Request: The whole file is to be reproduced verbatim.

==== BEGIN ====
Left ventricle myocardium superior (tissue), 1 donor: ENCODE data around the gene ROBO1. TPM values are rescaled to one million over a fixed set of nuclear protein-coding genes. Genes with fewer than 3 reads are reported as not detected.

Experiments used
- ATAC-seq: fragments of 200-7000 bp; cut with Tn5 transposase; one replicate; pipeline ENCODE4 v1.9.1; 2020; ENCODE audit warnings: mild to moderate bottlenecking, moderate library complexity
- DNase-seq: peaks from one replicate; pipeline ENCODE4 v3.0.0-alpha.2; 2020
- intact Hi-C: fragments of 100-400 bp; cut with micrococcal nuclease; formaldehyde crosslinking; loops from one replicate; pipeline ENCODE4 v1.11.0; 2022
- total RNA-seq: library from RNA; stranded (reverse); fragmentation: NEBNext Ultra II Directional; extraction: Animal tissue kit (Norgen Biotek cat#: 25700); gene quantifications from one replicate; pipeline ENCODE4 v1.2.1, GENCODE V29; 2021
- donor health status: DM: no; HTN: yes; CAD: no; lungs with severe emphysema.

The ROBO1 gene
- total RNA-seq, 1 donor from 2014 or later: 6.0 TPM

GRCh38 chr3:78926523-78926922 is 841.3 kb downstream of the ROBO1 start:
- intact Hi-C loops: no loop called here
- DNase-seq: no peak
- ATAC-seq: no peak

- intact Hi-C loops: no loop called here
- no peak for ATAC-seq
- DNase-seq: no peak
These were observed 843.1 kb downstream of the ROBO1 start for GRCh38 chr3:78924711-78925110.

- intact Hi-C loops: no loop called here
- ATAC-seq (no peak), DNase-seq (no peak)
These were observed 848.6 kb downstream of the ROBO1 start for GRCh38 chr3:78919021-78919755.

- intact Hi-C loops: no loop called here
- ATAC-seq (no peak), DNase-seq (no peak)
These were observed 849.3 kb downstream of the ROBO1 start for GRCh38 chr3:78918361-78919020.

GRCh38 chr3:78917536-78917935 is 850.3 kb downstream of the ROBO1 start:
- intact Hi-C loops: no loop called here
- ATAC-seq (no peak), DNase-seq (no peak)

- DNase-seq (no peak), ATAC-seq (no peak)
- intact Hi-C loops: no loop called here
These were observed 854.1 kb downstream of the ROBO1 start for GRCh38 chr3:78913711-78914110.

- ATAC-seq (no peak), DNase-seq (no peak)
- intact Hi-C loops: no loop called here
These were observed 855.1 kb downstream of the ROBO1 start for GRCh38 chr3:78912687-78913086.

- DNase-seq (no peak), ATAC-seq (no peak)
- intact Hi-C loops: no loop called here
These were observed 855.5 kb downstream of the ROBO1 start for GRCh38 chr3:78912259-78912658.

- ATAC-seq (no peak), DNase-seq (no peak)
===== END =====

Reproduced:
Left ventricle myocardium superior (tissue), 1 donor: ENCODE data around the gene ROBO1. TPM values are rescaled to one million over a fixed set of nuclear protein-coding genes. Genes with fewer than 3 reads are reported as not detected.

Experiments used
- ATAC-seq: fragments of 200-7000 bp; cut with Tn5 transposase; one replicate; pipeline ENCODE4 v1.9.1; 2020; ENCODE audit warnings: mild to moderate bottlenecking, moderate library complexity
- DNase-seq: peaks from one replicate; pipeline ENCODE4 v3.0.0-alpha.2; 2020
- intact Hi-C: fragments of 100-400 bp; cut with micrococcal nuclease; formaldehyde crosslinking; loops from one replicate; pipeline ENCODE4 v1.11.0; 2022
- total RNA-seq: library from RNA; stranded (reverse); fragmentation: NEBNext Ultra II Directional; extraction: Animal tissue kit (Norgen Biotek cat#: 25700); gene quantifications from one replicate; pipeline ENCODE4 v1.2.1, GENCODE V29; 2021
- donor health status: DM: no; HTN: yes; CAD: no; lungs with severe emphysema.

The ROBO1 gene
- total RNA-seq, 1 donor from 2014 or later: 6.0 TPM

GRCh38 chr3:78926523-78926922 is 841.3 kb downstream of the ROBO1 start:
- intact Hi-C loops: no loop called here
- DNase-seq: no peak
- ATAC-seq: no peak

- intact Hi-C loops: no loop called here
- no peak for ATAC-seq
- DNase-seq: no peak
These were observed 843.1 kb downstream of the ROBO1 start for GRCh38 chr3:78924711-78925110.

- intact Hi-C loops: no loop called here
- ATAC-seq (no peak), DNase-seq (no peak)
These were observed 848.6 kb downstream of the ROBO1 start for GRCh38 chr3:78919021-78919755.

- intact Hi-C loops: no loop called here
- ATAC-seq (no peak), DNase-seq (no peak)
These were observed 849.3 kb downstream of the ROBO1 start for GRCh38 chr3:78918361-78919020.

GRCh38 chr3:78917536-78917935 is 850.3 kb downstream of the ROBO1 start:
- intact Hi-C loops: no loop called here
- ATAC-seq (no peak), DNase-seq (no peak)

- DNase-seq (no peak), ATAC-seq (no peak)
- intact Hi-C loops: no loop called here
These were observed 854.1 kb downstream of the ROBO1 start for GRCh38 chr3:78913711-78914110.

- ATAC-seq (no peak), DNase-seq (no peak)
- intact Hi-C loops: no loop called here
These were observed 855.1 kb downstream of the ROBO1 start for GRCh38 chr3:78912687-78913086.

- DNase-seq (no peak), ATAC-seq (no peak)
- intact Hi-C loops: no loop called here
These were observed 855.5 kb downstream of the ROBO1 start for GRCh38 chr3:78912259-78912658.

- ATAC-seq (no peak), DNase-seq (no peak)